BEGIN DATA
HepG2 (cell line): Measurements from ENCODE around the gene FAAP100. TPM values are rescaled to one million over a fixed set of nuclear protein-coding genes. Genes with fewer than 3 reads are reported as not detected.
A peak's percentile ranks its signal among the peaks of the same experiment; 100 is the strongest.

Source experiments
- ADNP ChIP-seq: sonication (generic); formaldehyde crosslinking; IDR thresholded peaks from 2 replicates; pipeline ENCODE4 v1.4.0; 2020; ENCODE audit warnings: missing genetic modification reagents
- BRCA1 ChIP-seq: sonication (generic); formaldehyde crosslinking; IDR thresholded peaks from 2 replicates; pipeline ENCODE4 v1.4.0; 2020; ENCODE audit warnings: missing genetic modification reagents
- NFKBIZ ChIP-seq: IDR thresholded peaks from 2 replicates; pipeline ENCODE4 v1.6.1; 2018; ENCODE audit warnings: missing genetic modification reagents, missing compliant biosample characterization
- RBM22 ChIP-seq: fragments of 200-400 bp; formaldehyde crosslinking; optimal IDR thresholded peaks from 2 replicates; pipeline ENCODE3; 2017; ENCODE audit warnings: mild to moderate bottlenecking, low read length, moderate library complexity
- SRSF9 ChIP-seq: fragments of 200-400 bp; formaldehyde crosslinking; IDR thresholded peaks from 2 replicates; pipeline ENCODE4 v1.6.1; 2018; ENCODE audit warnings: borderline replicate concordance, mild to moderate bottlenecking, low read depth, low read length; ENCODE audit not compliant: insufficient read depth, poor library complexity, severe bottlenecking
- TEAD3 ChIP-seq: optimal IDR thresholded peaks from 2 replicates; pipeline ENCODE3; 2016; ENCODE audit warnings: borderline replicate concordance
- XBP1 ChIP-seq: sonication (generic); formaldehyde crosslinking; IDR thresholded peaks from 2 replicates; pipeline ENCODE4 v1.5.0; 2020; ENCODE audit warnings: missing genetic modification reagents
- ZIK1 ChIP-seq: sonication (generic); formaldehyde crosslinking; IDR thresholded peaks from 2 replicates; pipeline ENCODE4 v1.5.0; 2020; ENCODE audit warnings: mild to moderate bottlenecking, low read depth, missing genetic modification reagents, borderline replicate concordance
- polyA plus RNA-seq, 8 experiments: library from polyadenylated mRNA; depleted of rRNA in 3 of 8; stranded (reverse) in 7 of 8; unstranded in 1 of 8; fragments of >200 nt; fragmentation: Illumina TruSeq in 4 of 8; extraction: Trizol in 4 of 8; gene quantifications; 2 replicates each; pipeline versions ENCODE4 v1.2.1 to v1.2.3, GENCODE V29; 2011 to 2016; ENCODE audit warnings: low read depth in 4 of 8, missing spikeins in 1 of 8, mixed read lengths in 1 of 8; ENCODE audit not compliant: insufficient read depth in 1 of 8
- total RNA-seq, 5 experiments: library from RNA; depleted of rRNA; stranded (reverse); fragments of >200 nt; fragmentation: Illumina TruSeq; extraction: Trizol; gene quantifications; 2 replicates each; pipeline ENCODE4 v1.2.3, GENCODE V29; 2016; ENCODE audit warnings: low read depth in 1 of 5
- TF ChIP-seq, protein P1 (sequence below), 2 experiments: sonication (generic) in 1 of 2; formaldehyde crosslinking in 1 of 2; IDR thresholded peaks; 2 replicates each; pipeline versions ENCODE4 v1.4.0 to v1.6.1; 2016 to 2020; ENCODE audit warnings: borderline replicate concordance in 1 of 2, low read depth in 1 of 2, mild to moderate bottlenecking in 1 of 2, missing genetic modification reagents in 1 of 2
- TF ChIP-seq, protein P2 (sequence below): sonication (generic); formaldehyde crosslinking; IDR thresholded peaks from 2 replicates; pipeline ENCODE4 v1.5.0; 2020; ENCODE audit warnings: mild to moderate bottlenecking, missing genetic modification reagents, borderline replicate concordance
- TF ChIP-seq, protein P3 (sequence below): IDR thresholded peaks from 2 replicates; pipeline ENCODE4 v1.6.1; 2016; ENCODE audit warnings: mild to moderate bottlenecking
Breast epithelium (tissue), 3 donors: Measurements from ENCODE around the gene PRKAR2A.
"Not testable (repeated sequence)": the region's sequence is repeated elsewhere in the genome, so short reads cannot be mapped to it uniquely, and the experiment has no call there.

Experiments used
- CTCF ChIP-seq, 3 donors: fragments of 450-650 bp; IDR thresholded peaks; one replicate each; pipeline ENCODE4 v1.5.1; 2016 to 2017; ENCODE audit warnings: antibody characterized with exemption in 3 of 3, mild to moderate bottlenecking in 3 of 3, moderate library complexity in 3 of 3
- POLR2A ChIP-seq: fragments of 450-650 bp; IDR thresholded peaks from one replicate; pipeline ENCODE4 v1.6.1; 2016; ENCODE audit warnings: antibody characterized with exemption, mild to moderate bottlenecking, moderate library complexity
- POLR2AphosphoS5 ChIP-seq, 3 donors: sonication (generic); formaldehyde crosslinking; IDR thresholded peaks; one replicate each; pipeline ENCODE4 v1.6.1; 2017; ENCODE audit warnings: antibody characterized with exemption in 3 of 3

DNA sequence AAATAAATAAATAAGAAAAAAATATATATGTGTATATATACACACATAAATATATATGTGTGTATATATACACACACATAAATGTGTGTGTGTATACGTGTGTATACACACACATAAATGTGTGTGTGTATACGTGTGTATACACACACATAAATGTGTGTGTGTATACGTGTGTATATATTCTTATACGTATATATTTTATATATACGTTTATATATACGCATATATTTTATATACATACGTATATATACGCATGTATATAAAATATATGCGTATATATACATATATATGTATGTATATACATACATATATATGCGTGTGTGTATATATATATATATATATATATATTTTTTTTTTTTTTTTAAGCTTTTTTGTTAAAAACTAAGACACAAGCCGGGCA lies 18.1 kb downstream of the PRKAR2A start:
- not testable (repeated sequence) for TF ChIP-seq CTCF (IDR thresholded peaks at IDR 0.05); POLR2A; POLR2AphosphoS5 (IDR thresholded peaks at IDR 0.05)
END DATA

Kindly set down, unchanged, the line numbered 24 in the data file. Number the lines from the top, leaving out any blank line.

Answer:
- not testable (repeated sequence) for TF ChIP-seq CTCF (IDR thresholded peaks at IDR 0.05); POLR2A; POLR2AphosphoS5 (IDR thresholded peaks at IDR 0.05)